Here, again, Ben and I found ourselves pulled by objects, caught up in a different assemblage of place through our mobile engagement with the geography of campus. The assemblage of the political chalkings produced a series of connections, pulling us along with them-one set of chalkings pointing to another. At this moment, the object of the chalk markings entangle with the materiality of the drought that lingered on the campus. As I remark, "it hasn't rained in months," Ben is reminded of another chalking, in another space, a chalking that persists despite the ephemeral nature of chalk (due to the materiality of the drought). The drought and chalk produce rhizomatic connections. The chalk markings of "Blacks for Trump" becomes connected through our walk to a hastily scrawled directional arrow pointing passersby up a small, rarely traveled path that leads to a gated plot, marked as a slave cemetery by a small plaque and a wrought iron fence (see my photographs, Image 3 and Image 4). Both chalkings assert a magnetic pull through the connections and relations with the assemblage of campus. The slave cemetery chalking pulls bodies up the path, to read the apology plaque inserted by the faculty senate in 2004, to consider the lives of Jack Rudolph and Boysey Brown as part of the assemblage of the university (Green, n.d.). This in relation to the chalking, "Blacks for Trump," which pulled us toward it. "I wonder if a black person wrote that," Ben had mused aloud. The rhizome of chalk-blackness-place becomes differently with this consideration-

 

 

 

 

black hands gripping a piece of chalk to mark out a statement in favour of a political candidate (now president) who has been sued for racial discrimination, has posted numerous racist tweets, and is endorsed and supported by white supremacists (Blay, 2016). "Blacks for Trump" becomes differently in relation to the slave cemetery, just as the slave cemetery becomes differently in relation to "Blacks for Trump." This relationality zigzags across space and time, connecting the history of slavery and racism on campus to the 2016 presidential election, making possible considerations of how these events mirror and parallel each other. Put in relation to the black lives commodified by the university through the exploitation and violence of slavery, the relationality between the chalkings considers how black lives are currently commodified and exploited by higher education. Emplaced in the time of the walking interview, this intersection also makes visible the persistent devaluation of black lives in the United States, which galvanised the political conversation during the 2016 election season.

The chalkings of "slave cemetery" and "Blacks for Trump" create multiplicitious and layered assemblages, intersecting rhizomes that layer with the university as "the fastest growing southern school . . . an opportunity to be stewards for the whole country." The contradiction of these relations vibrates at the intersection of the lines between stewardship, presidential candidates, and slavery. Simultaneously, as we're pulled towards the slave cemetery that is made visible through chalk, Ben notes, "it's a pretty good example of the university remembering things but it's not perfect," even as we are only pulled towards the cemetery because of a visual act of transgression from the narrative of stewardship, recruitment, and admissions. We might envision a student taking the liberty to mark the location of the slave cemetery differently than the faculty senate plaque, to pull passersby toward the tucked away plot as resistance or intervention in place. Temporally, this visual transgression becomes, again, in this specific space and time, a chalk arrow and marker that sits alongside and with the marker from the faculty senate placed in 2004, speaking back to the national election and discourses of white supremacy.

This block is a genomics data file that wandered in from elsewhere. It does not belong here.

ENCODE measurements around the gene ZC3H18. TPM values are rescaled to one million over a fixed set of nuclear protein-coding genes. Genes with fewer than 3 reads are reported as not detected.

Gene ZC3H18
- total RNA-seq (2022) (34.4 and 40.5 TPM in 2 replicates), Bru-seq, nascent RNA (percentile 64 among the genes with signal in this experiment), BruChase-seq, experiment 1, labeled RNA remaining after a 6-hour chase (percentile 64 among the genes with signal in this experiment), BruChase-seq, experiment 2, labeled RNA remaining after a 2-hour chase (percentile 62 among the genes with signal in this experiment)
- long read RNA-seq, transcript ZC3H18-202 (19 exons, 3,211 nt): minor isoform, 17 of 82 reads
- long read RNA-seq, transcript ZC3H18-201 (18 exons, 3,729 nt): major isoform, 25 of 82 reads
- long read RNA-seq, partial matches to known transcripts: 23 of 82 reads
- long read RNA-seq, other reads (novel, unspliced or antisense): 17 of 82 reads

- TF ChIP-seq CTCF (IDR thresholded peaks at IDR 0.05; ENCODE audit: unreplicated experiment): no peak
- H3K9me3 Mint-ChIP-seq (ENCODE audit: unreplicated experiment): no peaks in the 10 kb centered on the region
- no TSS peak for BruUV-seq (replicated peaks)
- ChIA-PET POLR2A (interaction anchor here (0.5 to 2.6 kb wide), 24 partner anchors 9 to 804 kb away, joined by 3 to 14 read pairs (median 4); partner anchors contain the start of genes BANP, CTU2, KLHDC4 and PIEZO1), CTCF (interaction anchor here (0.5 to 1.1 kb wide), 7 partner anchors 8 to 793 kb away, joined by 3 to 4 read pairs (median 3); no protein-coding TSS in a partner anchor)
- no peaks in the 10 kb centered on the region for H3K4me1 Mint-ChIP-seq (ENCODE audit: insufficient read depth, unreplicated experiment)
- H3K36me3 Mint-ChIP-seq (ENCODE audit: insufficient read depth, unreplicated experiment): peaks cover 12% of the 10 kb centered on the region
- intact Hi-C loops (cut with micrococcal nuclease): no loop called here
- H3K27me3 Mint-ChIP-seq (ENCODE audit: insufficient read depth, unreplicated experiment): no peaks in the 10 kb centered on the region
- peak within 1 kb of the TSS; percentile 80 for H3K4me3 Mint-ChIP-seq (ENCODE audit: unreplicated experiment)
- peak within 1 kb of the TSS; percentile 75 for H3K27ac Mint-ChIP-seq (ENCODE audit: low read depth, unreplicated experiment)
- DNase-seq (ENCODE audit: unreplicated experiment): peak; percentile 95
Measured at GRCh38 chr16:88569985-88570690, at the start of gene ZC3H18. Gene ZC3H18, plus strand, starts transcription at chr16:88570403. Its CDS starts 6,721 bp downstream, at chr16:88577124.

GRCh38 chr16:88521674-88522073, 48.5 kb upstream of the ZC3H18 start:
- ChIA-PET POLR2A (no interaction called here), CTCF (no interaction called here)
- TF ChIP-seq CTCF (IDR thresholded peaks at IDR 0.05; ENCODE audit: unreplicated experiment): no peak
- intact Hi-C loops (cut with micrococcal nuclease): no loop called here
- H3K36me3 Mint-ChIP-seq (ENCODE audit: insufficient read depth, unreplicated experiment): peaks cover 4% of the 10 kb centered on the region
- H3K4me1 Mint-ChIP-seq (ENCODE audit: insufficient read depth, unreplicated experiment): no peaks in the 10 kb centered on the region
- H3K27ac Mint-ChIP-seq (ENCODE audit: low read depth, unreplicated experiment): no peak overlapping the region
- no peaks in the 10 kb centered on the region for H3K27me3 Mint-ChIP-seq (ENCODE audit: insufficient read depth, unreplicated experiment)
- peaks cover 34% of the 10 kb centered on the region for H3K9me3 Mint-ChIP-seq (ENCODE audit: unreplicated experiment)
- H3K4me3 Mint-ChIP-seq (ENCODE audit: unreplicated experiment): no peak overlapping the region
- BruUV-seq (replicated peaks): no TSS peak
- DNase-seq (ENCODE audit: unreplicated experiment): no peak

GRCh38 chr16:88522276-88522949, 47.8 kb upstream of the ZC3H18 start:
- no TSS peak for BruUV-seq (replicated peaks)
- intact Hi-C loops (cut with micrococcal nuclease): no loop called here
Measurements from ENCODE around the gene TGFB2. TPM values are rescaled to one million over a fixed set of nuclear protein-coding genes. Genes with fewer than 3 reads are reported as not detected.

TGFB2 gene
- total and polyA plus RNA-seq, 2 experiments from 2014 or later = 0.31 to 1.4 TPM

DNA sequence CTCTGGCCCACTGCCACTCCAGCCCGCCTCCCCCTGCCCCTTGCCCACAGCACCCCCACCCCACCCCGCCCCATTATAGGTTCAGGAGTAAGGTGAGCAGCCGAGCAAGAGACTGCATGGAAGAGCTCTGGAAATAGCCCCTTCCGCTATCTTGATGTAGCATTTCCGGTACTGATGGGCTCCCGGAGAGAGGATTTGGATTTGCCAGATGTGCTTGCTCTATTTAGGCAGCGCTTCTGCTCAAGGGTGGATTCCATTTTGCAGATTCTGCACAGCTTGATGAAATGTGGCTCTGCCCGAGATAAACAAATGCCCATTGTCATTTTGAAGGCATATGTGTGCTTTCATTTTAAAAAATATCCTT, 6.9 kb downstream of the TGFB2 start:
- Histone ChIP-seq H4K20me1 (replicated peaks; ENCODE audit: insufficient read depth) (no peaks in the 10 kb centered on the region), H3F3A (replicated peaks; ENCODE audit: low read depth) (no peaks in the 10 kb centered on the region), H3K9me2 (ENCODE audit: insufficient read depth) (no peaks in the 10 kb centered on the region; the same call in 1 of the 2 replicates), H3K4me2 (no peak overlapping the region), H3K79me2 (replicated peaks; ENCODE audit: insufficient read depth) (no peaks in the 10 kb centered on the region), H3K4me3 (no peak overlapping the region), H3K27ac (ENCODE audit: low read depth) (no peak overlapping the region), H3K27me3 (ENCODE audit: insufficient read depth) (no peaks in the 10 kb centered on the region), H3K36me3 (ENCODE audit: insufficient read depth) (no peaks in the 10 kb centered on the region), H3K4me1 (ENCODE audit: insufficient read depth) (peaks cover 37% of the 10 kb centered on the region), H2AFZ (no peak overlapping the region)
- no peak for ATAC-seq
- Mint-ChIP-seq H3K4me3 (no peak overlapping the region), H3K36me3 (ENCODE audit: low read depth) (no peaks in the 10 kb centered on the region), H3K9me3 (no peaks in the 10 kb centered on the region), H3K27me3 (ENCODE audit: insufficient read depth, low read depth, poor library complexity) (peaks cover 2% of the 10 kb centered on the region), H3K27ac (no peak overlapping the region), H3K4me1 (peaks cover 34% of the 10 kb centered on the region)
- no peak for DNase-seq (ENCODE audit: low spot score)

This rhizomatic line of white supremacy leads us to yet another assemblage, a rupturing of who the university is for: "that's on our campus?" Ben had remarked. Moore and Bell (2017) suggested that there is a symbiotic relationship between overt acts of racism on campuses and more subtle, colourblind racism, a relationship that serves to reproduce the space of higher education as white space, reinscribing and reinforcing white supremacy. For example, even as administrators denounce acts of racism, this denouncement erases other, more subtle forms of racism, (re)producing campus spaces as racist and perpetuating white supremacy. In this object encounter, even as Ben, a white student, is trying to remake the space of the campus differently through his activism with building names, his stories reproduce the space of the campus as white. Recruitment, stewardship, and admissions produce lines of whiteness that seek to preserve the hegemonic space of the campus. The cemetery becomes visible through the ephemeral, hastily drawn lines of chalk on a more prominent sidewalk. This happens even as Ben remarks that the plaque represents a good example of the university recognising the racial history of the campus, even as Ben remembers finding out about the slave cemetery "later than I would have expected to." The cemetery (and its assemblage of black lives, white supremacy, slave ownership, racism) is distanced from the place of campus: "that's on our campus?"